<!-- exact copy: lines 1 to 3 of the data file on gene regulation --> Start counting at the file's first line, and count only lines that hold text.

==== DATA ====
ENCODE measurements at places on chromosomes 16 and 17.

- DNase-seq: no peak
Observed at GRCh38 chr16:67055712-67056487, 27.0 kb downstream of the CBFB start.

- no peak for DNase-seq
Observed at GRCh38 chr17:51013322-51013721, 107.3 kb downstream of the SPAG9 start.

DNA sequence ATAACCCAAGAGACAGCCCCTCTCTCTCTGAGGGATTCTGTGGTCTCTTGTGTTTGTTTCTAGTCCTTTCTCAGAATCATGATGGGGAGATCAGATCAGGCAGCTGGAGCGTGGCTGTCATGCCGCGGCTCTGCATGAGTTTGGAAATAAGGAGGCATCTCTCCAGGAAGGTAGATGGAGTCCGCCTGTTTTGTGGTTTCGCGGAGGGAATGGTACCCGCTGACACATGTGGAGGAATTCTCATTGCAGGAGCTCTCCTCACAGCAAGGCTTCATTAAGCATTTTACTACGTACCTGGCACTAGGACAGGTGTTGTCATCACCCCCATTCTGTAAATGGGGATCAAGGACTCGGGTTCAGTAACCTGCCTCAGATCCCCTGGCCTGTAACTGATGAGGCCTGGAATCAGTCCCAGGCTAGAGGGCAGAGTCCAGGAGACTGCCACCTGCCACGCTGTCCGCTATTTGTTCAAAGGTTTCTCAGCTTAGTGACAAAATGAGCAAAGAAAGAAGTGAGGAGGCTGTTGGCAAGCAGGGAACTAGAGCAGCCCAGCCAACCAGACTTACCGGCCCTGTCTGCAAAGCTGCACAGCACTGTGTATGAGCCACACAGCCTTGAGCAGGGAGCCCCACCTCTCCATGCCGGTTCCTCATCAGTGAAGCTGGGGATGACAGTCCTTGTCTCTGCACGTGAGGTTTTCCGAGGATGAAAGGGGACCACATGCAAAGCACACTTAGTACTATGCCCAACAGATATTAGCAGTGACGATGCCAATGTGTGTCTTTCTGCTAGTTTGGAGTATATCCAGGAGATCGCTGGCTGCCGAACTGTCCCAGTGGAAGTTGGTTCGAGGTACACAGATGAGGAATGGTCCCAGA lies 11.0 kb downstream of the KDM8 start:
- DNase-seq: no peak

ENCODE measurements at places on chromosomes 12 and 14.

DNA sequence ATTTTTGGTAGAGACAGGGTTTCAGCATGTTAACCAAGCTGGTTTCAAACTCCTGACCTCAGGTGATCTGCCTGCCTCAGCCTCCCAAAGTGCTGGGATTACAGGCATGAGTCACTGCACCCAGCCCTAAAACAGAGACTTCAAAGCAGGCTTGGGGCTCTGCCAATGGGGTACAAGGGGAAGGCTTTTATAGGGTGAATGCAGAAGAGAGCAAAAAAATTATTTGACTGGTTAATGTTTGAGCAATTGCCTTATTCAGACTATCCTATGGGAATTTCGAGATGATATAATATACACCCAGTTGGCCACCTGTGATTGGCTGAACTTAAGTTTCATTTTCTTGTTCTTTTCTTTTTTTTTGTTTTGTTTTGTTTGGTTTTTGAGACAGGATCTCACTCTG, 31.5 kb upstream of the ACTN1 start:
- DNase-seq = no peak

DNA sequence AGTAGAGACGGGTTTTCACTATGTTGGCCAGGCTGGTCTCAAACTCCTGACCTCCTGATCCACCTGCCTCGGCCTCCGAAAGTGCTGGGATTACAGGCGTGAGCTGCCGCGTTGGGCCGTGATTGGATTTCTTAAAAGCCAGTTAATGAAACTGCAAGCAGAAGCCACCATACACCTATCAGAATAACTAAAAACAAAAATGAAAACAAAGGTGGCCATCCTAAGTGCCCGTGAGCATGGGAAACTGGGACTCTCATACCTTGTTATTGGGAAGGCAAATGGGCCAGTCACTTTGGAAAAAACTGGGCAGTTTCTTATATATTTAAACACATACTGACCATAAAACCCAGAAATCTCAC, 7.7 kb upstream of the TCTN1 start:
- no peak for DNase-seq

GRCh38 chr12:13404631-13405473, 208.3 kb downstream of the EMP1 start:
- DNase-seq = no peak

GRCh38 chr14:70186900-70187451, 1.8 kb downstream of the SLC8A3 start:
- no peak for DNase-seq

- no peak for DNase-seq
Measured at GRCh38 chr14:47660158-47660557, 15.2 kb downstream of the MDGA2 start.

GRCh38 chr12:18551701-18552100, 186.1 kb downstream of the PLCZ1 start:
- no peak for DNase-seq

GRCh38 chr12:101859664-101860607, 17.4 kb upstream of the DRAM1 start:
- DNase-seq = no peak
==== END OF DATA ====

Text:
ENCODE measurements at places on chromosomes 16 and 17.

- DNase-seq: no peak
Observed at GRCh38 chr16:67055712-67056487, 27.0 kb downstream of the CBFB start.